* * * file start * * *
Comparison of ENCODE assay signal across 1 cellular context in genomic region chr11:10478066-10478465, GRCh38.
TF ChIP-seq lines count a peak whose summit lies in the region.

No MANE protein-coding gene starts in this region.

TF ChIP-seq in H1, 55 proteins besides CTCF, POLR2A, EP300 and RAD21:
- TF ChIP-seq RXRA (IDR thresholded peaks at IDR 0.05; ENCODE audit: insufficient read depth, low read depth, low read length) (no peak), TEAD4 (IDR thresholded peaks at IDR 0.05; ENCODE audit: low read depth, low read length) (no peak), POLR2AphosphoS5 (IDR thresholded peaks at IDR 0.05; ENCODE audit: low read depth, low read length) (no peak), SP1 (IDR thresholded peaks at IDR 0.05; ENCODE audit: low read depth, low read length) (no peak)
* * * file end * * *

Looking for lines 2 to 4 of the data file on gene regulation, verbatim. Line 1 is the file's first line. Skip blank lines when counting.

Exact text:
TF ChIP-seq lines count a peak whose summit lies in the region.

No MANE protein-coding gene starts in this region.

TF ChIP-seq in H1, 55 proteins besides CTCF, POLR2A, EP300 and RAD21: